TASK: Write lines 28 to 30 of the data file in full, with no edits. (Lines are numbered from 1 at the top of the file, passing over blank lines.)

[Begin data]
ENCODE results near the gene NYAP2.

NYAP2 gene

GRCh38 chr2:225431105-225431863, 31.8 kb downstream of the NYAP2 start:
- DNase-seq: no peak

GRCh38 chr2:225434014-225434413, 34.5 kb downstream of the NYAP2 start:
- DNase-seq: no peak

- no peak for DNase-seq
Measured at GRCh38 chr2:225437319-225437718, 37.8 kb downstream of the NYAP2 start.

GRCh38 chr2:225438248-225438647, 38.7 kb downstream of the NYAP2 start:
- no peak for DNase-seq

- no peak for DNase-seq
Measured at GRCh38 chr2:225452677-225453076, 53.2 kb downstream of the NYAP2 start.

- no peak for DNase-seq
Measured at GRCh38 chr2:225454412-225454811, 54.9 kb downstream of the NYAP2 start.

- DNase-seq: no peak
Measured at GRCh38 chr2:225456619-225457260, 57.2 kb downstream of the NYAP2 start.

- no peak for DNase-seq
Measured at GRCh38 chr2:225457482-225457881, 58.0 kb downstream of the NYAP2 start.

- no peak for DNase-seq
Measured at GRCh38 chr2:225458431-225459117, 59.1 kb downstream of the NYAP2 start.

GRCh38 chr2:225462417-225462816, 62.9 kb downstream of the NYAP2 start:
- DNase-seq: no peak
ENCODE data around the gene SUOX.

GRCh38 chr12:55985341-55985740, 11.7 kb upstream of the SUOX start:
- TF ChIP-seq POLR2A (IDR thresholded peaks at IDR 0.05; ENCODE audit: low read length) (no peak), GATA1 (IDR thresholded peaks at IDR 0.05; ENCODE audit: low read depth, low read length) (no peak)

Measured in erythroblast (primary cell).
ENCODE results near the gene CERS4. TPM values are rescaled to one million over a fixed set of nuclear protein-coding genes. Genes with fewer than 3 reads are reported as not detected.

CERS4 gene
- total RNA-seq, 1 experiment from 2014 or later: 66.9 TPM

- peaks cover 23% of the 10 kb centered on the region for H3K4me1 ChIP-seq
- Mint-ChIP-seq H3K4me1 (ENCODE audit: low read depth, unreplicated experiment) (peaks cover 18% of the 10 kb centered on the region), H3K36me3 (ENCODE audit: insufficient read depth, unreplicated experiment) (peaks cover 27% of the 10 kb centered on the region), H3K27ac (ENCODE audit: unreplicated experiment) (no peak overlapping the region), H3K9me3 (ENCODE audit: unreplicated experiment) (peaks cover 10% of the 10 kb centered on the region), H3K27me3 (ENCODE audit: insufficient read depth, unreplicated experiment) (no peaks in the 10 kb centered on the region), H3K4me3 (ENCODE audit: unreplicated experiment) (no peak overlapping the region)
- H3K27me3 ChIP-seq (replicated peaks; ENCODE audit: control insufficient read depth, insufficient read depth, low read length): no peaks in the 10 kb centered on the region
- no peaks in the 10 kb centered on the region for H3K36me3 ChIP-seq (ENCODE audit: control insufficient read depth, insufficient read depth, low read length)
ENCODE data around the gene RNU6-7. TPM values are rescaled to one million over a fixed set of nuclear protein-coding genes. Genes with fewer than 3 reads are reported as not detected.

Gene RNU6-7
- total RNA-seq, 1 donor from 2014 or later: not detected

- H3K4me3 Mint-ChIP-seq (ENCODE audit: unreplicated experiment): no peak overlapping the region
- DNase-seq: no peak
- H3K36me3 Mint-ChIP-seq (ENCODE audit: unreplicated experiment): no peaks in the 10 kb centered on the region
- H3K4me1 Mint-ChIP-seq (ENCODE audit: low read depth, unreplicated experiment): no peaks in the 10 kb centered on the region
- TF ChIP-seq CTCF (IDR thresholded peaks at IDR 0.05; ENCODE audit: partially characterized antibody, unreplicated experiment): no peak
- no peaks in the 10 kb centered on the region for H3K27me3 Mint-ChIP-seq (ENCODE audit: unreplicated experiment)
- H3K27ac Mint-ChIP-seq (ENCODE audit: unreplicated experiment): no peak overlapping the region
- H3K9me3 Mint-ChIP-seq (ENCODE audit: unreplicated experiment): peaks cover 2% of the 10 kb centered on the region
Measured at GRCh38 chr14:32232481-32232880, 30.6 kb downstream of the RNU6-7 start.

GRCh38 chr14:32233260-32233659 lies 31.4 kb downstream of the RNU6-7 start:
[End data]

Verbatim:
CERS4 gene
- total RNA-seq, 1 experiment from 2014 or later: 66.9 TPM

- peaks cover 23% of the 10 kb centered on the region for H3K4me1 ChIP-seq